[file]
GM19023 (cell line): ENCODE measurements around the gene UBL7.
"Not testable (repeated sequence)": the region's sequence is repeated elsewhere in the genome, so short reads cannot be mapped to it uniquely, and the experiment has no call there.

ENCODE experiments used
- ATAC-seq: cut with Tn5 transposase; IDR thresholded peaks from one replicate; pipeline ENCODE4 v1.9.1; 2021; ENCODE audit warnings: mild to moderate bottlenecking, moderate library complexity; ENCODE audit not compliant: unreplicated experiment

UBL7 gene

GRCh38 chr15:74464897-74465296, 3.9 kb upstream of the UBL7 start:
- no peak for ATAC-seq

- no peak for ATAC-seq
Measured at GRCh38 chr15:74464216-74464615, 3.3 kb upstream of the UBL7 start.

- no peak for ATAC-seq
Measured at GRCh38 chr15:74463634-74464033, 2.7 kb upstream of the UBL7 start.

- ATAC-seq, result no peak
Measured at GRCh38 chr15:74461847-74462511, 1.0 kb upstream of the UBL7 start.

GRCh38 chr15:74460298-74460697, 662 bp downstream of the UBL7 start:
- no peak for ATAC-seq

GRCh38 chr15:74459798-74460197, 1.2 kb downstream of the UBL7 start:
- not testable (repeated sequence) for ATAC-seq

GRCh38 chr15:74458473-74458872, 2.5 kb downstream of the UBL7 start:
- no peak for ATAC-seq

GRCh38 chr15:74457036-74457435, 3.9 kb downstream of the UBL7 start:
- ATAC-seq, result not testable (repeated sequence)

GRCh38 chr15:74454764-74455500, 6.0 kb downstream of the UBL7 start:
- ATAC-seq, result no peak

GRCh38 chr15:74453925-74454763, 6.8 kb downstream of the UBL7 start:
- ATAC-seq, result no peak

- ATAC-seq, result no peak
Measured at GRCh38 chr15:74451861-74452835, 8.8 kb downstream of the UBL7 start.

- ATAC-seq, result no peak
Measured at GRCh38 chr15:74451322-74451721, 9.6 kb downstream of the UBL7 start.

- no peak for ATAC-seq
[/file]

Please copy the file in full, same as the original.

GM19023 (cell line): ENCODE measurements around the gene UBL7.
"Not testable (repeated sequence)": the region's sequence is repeated elsewhere in the genome, so short reads cannot be mapped to it uniquely, and the experiment has no call there.

ENCODE experiments used
- ATAC-seq: cut with Tn5 transposase; IDR thresholded peaks from one replicate; pipeline ENCODE4 v1.9.1; 2021; ENCODE audit warnings: mild to moderate bottlenecking, moderate library complexity; ENCODE audit not compliant: unreplicated experiment

UBL7 gene

GRCh38 chr15:74464897-74465296, 3.9 kb upstream of the UBL7 start:
- no peak for ATAC-seq

- no peak for ATAC-seq
Measured at GRCh38 chr15:74464216-74464615, 3.3 kb upstream of the UBL7 start.

- no peak for ATAC-seq
Measured at GRCh38 chr15:74463634-74464033, 2.7 kb upstream of the UBL7 start.

- ATAC-seq, result no peak
Measured at GRCh38 chr15:74461847-74462511, 1.0 kb upstream of the UBL7 start.

GRCh38 chr15:74460298-74460697, 662 bp downstream of the UBL7 start:
- no peak for ATAC-seq

GRCh38 chr15:74459798-74460197, 1.2 kb downstream of the UBL7 start:
- not testable (repeated sequence) for ATAC-seq

GRCh38 chr15:74458473-74458872, 2.5 kb downstream of the UBL7 start:
- no peak for ATAC-seq

GRCh38 chr15:74457036-74457435, 3.9 kb downstream of the UBL7 start:
- ATAC-seq, result not testable (repeated sequence)

GRCh38 chr15:74454764-74455500, 6.0 kb downstream of the UBL7 start:
- ATAC-seq, result no peak

GRCh38 chr15:74453925-74454763, 6.8 kb downstream of the UBL7 start:
- ATAC-seq, result no peak

- ATAC-seq, result no peak
Measured at GRCh38 chr15:74451861-74452835, 8.8 kb downstream of the UBL7 start.

- ATAC-seq, result no peak
Measured at GRCh38 chr15:74451322-74451721, 9.6 kb downstream of the UBL7 start.

- no peak for ATAC-seq